The main difference between the security apparatus 10 of this invention and that described in the prior patents referenced above is the placement of the one piece braking shell of the prior patents with a two piece shell 20 having a first part 11 which engages the wheel axle 118 and a second part 12 which has a metal skid plate 36 for engaging the ground when the shell 20 is in the deployed or operative position of
The two-part shell 20 is illustrated in more detail in
A first opening or recess 136 in the outer arcuate wall 26 of the shell 20 is engaged by a locking finger or pawl of the locking device when the apparatus 10 is in an inoperative position in which the shell 20 is raised from the ground and completely enclosed within the outer housing 112. When a customer attempts to leave a protected area around a store with the cart, the locking device will be actuated to retract the pawl from recess 136. This allows the shell 20 to rotate downwardly under the action of a biasing spring around the axle 118 (also not visible in the drawings). The biasing spring will be mounted around hub 138 and engage in groove 139 of the first shell part (
As illustrated in
The first part 11 of the shell 20 has tongues 15 which project from the end face 42 of each side wall, as best illustrated in
The tongues 15 also have a recess or opening 60 between the two openings 54, 55 (
As can be seen in the drawings, the dividing line 40 between the two shell parts 11, 12 is not straight. It extends first in a generally straight line from the lower edge 48 of the shell 20 up each side wall, but has zigzags or jogs as it extends over the upper portion of each side wall and across the upper surface of the shell 20, with an overall jigsaw puzzle piece appearance, as best illustrated in
As best illustrated in
With this arrangement, a special tool is required to remove the second part 12 of the shell 20 from the first part 11. A suitable tool 90 for this purpose is illustrated in
In order to separate the shell parts, the handles 35 are first urged towards one another to spread the jaws 34 apart, and the tool 90 is positioned with the claws on opposite sides of the second shell part 12 and aligned with the respective openings 62. The handles 35 are then closed toward each other so that the jaws 34 extend through the openings 62, and moved so that the hooked ends 38 engage in the openings 61, as illustrated in
The two part shell of this invention allows a second part of the shell on which the braking surface is located to be removed from the first part which is mounted on the shopping cart or wheel when service or replacement is required. Previously, on security devices having a one piece shell, the entire caster had to be removed when the braking surface of the shell became worn. The locking arrangement between the two shell parts is designed such that it cannot be readily circumvented by unauthorized users, in view of the wavy mating surfaces between the two shell parts which impede insertion of prying tools, and the rigidity of the side walls of the first shell part which resist inward deformation. At the same time, authorized store personnel with the specialized tool can remove the second shell part quickly and easily as required for service or maintenance.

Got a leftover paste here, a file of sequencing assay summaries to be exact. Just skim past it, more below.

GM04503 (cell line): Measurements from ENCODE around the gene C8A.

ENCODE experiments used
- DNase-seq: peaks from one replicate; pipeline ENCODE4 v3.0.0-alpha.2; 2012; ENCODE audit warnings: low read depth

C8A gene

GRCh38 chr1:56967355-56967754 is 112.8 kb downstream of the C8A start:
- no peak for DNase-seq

Referring now to
Although an exemplary embodiment of the invention has been described above by way of example only, it will be understood by those skilled in the field that modifications may be made to the disclosed embodiment without departing from the scope of the invention.
While the particular braking system as herein shown and disclosed in detail is fully capable of obtaining the objects and providing the advantages herein before stated, it is to be understood that it is merely illustrative of the presently preferred embodiments of the invention and that no limitations are intended to the details of construction or design herein shown other than as described in the appended claims.
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|Citing Patent||Filing date||Publication date||Applicant||Title|
|US9403548||Jul 24, 2015||Aug 2, 2016||Gatekeeper Systems, Inc.||Monitoring usage or status of cart retrievers|
|U.S. Classification||188/5, 188/32, 188/111, 188/1.12, 188/19|
|Cooperative Classification||B60B33/0021, B60B33/0057, B62B5/0423, B60B33/021, B60B33/0073, B60B33/0078, B62B5/049, B60B33/0039, Y10T29/49721, B60B33/0049, B60B33/0068|
|European Classification||B62B5/04A7, B60B33/00G4A, B60B33/00F2, B60B33/00G4C, B60B33/00E2, B60B33/00B4B, B60B33/00F8, B60B33/00H, B60B33/02B, B62B5/04Z|
|Nov 10, 2013||FPAY||Fee payment|
Year of fee payment: 4
|Mar 1, 2017||AS||Assignment|
Owner name: FIRST MERCHANTS BANK, INDIANA
Free format text: SECURITY INTEREST;ASSIGNOR:CARTTRONICS LLC;REEL/FRAME:041428/0259
Effective date: 20170201